Monday, April 28, 2014

In the Past or Present?

Present tense. It's in many YA books today. Some people have very strong feelings against it, some don’t. Me? I love it. BUT. Yes, there’s a but. :) I only love it if it has been done well, and if it’s necessary to the story. Otherwise, I can't stand it, and this is why.

When we writers sit down to write a first draft, we are discovering the story. Even if it’s been planned out with outlines and whatnot, there is still plenty of discovery happening through the characters, dialog, setting, etc. That adds an element of immediacy, of being in the moment. But the problem is that it’s not coming from the characters; it’s coming from us.

In that first draft, we writers are in a state of complete discovery. We may know some basic facts about the story and the characters, but really we are living from moment to moment, recording the story as we go. In subsequent drafts, though, we are no longer in that moment. We are reflecting back on it, analyzing, perfecting, adding in the details we may have missed the first time around, and trying to show that moment to the reader in the best way possible.

The same is true for our characters. To have a completely effective story told in present tense, the characters must be in the moment, not the author. That means that there should be no reflection or analyzing of what is currently happening. They need to figure things out as they go.

Some good examples of present tense are The Adoration of Jenna Fox, Memoirs of a Teenage Amnesiac, and The Spectacular Now. In Jenna Fox and Teenage Amnesiac, the main characters have no memory of who they are. They’ve been told some basic facts about themselves, but they are in full discovery mode, trying figure things out. A perfect situation for present tense.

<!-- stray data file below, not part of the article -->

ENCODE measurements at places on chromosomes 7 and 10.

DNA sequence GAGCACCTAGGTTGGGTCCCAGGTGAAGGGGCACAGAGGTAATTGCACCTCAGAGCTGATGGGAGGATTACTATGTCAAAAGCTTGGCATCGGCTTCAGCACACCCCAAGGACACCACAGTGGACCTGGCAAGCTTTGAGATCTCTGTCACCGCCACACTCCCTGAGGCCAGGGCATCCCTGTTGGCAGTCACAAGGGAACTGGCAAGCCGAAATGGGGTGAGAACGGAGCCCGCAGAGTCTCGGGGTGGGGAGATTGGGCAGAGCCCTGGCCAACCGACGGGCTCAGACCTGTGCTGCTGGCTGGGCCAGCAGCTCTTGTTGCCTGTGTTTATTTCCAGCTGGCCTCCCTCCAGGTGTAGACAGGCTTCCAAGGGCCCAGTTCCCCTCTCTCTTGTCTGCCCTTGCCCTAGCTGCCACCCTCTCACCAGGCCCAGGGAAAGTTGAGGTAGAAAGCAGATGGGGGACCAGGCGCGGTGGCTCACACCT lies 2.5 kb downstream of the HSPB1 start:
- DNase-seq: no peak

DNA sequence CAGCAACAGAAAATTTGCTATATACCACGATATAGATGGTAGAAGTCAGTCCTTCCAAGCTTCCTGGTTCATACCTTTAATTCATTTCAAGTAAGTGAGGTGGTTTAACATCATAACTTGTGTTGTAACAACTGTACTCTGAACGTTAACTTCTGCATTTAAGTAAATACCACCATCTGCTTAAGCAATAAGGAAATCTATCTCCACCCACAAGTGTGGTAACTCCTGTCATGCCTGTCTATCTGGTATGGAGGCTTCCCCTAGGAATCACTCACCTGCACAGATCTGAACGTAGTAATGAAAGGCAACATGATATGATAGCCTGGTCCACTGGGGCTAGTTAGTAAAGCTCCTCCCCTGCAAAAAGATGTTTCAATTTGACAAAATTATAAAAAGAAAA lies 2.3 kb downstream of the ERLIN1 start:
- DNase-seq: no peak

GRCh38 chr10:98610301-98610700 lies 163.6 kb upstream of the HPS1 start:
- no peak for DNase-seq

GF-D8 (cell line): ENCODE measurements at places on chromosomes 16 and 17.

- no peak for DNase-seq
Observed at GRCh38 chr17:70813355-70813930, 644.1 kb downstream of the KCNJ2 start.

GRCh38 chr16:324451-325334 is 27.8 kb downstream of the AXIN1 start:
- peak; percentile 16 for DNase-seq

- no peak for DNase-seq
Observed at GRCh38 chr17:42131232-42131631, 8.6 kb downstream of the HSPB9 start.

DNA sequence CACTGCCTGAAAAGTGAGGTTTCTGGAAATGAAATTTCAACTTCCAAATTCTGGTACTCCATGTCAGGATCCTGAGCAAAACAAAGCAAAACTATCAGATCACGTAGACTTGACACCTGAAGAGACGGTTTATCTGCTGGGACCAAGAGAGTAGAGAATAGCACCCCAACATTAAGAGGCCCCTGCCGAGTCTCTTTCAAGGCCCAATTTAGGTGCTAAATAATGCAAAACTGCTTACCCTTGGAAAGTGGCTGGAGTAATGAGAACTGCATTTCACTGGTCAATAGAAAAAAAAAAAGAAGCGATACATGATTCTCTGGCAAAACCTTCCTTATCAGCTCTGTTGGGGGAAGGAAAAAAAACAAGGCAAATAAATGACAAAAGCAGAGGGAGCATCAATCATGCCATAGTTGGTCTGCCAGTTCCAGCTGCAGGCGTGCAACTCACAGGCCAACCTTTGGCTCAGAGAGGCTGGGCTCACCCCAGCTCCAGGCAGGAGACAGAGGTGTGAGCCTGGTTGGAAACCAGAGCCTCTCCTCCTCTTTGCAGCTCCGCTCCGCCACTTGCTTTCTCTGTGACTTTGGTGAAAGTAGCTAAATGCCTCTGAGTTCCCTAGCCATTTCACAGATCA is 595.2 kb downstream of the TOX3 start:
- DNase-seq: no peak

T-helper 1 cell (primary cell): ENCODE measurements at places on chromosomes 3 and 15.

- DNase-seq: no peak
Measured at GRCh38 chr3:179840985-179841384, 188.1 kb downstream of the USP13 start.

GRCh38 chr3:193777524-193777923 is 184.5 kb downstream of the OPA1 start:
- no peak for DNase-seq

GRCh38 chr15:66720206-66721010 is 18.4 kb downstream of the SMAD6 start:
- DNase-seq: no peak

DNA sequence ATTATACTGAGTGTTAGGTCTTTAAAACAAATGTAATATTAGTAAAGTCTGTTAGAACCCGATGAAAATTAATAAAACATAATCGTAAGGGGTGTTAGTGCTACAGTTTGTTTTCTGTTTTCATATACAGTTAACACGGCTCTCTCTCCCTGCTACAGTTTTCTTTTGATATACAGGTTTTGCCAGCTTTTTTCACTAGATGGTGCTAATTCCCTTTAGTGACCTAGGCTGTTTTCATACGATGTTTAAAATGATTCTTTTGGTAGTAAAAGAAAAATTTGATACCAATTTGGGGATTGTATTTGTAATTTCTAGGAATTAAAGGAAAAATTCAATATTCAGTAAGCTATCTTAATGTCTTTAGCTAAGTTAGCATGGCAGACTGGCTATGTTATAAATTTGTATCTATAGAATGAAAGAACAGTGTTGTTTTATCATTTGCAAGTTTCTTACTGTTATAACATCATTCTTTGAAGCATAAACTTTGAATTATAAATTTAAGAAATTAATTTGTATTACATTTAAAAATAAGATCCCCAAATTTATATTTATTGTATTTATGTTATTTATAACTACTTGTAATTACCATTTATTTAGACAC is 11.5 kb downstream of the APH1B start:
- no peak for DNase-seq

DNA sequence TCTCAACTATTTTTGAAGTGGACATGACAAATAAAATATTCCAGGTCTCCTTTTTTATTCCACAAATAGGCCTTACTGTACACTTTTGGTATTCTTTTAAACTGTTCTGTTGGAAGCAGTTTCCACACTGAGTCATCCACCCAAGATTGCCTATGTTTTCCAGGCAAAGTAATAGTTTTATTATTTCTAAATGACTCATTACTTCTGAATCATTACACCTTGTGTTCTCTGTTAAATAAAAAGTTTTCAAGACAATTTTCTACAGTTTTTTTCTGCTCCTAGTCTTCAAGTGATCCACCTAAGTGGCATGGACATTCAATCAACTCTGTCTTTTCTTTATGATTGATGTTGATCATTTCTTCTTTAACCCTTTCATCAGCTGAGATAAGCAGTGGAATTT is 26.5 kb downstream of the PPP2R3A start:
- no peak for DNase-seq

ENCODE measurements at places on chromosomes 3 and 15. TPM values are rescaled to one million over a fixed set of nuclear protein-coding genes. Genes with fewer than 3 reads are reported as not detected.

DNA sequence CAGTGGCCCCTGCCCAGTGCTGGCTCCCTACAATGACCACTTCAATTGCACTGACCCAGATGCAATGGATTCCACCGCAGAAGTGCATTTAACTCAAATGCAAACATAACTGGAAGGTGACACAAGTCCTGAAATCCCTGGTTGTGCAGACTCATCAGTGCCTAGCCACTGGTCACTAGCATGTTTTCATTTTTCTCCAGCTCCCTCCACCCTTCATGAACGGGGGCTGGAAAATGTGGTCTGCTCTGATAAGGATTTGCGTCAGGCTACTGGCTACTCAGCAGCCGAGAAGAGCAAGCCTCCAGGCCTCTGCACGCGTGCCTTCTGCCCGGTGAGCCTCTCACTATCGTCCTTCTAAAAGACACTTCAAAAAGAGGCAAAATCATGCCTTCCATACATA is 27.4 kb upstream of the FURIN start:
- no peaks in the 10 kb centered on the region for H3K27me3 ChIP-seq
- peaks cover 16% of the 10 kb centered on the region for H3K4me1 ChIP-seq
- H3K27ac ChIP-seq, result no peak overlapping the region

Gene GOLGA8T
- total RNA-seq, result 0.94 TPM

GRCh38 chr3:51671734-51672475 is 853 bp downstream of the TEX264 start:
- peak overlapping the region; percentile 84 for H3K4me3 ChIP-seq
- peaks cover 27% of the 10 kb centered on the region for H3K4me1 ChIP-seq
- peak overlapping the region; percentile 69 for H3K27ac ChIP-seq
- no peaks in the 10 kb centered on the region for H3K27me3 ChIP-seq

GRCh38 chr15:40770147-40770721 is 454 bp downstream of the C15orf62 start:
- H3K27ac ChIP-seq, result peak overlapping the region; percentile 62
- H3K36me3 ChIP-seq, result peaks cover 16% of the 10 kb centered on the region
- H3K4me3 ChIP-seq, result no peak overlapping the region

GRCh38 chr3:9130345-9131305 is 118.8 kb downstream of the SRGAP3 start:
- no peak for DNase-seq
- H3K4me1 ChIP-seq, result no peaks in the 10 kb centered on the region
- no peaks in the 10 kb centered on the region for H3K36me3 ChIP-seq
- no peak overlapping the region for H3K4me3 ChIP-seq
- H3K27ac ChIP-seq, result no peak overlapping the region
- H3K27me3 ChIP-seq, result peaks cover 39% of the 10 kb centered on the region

In Jenna Fox, Jenna stays in this self-discovery mode for the entire story because it’s not possible for her to reflect on who she was before her accident. It’s a very powerful story. The reader gets completely sucked into all of her moments and can’t wait for her to discover more, because that means we will discover more. This book is one of the most effective uses of present tense I’ve ever seen.

In Teenage Amnesiac, Naomi is suffering from amnesia due to a nasty bump on the head. So, in the beginning, we are discovering right along with her. It’s just as effective as Jenna Fox, and just as compelling...until Naomi regains her memory, and suddenly knows who she was before she bumped her head. At this moment, Naomi begins to reflect, comparing her old self to her new self. It’s also the moment that the present tense feels awkward. The reader is stuck in discovery mode, i.e. present tense, but Naomi is no longer discovering. She’s reflecting and analyzing.

The Spectacular Now is a different sort of book. Sutter is a party boy alcoholic. He completely lives in the moment, looking for the next fun thing. When that’s over, he’s off looking for the next one, and the next, and so on. His whole life is built upon not reflecting, because that would mean facing the possibility that he has a problem with his drinking. Hence, the title, The Spectacular Now. As Sutter shares his story with us, he presents it as-is, no frills, no I-guess-I-did-that-because rationalizations or reflections. He is completely in the moment, and this book is also one of the most effective uses of present tense I’ve ever seen.